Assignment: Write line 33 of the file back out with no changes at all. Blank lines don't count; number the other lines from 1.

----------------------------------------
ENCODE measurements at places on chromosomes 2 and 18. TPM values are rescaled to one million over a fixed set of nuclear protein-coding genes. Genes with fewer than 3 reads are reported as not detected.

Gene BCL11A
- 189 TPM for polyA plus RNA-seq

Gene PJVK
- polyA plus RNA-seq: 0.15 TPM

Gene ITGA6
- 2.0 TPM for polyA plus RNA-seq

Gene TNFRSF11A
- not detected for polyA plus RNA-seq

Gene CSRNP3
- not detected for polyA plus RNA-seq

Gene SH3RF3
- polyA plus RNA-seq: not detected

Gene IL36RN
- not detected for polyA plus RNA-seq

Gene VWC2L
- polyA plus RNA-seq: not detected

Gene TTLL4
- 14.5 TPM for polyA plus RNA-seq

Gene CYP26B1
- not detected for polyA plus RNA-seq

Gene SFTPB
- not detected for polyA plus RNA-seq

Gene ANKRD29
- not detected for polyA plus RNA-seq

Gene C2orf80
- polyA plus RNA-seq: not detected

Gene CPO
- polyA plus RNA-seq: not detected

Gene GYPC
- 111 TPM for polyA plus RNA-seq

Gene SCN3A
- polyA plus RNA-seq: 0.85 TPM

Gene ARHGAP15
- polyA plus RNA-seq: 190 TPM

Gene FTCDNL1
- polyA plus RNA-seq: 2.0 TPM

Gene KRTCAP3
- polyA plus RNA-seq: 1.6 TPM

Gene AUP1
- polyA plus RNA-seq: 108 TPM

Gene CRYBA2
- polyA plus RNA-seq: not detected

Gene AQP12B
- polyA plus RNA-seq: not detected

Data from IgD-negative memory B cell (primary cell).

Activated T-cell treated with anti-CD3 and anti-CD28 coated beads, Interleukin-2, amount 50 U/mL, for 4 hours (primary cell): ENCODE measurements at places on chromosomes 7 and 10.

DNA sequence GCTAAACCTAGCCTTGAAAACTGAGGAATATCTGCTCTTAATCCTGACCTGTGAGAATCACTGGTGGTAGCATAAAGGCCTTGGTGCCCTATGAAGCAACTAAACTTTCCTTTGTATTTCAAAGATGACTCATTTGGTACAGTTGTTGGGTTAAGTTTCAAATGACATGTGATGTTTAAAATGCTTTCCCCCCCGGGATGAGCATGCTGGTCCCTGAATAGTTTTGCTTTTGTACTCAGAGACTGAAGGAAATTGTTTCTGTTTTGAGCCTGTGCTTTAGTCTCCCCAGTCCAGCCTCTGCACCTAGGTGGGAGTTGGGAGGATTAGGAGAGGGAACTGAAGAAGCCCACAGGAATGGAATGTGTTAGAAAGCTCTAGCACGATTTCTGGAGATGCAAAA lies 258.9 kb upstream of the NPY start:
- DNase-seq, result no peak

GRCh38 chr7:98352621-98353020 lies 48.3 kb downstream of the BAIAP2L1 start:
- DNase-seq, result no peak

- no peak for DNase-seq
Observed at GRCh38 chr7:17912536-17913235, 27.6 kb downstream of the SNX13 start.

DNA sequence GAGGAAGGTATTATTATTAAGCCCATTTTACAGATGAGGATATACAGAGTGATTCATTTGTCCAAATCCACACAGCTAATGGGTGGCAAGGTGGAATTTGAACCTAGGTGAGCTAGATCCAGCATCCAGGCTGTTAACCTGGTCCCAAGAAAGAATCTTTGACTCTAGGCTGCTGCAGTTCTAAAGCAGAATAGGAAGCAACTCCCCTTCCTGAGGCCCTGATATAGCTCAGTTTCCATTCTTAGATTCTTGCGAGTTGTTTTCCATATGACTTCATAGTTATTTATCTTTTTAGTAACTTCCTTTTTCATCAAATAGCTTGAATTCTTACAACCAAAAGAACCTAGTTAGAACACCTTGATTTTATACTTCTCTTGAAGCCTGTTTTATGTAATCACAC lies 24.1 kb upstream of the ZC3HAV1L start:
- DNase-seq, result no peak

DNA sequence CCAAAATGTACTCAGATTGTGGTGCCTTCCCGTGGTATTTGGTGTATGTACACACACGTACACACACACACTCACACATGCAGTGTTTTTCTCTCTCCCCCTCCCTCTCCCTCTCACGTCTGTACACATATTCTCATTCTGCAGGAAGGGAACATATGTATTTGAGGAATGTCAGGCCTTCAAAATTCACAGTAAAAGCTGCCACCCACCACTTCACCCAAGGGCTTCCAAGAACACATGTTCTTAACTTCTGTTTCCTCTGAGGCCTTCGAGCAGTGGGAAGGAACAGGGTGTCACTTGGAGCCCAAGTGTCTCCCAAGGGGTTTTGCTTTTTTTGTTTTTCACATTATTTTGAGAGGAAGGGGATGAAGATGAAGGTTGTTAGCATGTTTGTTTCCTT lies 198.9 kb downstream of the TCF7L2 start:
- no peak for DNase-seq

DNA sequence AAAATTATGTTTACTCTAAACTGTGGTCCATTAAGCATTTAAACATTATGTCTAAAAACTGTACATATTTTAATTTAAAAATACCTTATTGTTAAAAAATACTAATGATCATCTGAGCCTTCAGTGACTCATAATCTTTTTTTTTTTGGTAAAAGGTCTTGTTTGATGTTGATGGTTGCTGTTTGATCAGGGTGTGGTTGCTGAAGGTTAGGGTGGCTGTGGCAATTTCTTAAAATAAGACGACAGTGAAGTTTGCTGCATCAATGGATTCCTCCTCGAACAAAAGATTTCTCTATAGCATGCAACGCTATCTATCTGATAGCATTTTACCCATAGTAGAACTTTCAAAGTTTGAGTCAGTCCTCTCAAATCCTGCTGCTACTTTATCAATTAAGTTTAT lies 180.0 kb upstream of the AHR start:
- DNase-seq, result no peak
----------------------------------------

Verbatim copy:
- polyA plus RNA-seq: 0.85 TPM